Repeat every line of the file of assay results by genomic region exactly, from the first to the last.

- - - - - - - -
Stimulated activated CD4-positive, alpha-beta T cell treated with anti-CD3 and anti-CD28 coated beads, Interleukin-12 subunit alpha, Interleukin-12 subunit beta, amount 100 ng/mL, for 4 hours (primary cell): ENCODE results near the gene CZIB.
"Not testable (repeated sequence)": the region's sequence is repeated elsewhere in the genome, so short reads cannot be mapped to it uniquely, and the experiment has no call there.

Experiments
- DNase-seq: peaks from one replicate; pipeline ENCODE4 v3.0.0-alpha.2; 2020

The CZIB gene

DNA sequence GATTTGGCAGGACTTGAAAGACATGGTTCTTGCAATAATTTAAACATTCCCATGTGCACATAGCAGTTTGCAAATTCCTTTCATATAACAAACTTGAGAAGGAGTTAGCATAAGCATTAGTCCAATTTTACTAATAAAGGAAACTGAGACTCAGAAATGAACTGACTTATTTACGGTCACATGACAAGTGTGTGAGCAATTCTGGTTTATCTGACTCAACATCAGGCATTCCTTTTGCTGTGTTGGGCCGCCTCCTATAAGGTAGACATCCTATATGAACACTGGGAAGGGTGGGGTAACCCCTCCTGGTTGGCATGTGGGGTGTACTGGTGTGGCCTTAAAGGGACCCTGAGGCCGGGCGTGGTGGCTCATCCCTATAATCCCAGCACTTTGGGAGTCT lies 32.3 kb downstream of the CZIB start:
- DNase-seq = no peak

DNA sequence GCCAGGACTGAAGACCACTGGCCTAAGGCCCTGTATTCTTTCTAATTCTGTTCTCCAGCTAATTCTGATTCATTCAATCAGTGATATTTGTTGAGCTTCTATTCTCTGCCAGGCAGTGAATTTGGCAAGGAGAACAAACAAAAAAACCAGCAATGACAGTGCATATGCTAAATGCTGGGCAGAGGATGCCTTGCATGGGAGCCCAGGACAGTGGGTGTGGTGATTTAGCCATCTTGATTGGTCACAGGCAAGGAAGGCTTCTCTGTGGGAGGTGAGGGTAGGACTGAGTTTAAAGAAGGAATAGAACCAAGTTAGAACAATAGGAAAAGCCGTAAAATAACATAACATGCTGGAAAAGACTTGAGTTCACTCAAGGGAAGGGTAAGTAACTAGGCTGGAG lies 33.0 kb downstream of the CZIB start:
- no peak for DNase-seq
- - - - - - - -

Stimulated activated CD4-positive, alpha-beta T cell treated with anti-CD3 and anti-CD28 coated beads, Interleukin-12 subunit alpha, Interleukin-12 subunit beta, amount 100 ng/mL, for 4 hours (primary cell): ENCODE results near the gene CZIB.
"Not testable (repeated sequence)": the region's sequence is repeated elsewhere in the genome, so short reads cannot be mapped to it uniquely, and the experiment has no call there.

Experiments
- DNase-seq: peaks from one replicate; pipeline ENCODE4 v3.0.0-alpha.2; 2020

The CZIB gene

DNA sequence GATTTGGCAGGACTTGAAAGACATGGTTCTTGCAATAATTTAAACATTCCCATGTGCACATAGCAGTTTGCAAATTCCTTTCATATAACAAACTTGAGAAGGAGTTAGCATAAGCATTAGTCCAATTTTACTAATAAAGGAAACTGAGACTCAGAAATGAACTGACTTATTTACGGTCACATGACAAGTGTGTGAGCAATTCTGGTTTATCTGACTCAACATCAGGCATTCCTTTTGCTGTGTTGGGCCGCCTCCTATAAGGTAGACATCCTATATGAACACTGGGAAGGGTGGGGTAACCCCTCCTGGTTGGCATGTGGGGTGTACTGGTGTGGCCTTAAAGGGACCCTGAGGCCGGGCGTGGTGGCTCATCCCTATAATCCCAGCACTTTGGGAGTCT lies 32.3 kb downstream of the CZIB start:
- DNase-seq = no peak

DNA sequence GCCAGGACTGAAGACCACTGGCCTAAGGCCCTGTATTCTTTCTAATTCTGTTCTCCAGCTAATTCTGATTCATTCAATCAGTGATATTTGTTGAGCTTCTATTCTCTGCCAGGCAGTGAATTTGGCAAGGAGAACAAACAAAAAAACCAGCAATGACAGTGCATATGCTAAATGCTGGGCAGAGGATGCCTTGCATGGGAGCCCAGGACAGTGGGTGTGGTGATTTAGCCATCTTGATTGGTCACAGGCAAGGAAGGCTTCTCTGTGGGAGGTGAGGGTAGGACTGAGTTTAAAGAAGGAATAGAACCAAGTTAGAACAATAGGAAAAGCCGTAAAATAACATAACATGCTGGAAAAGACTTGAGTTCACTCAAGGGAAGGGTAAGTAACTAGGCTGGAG lies 33.0 kb downstream of the CZIB start:
- no peak for DNase-seq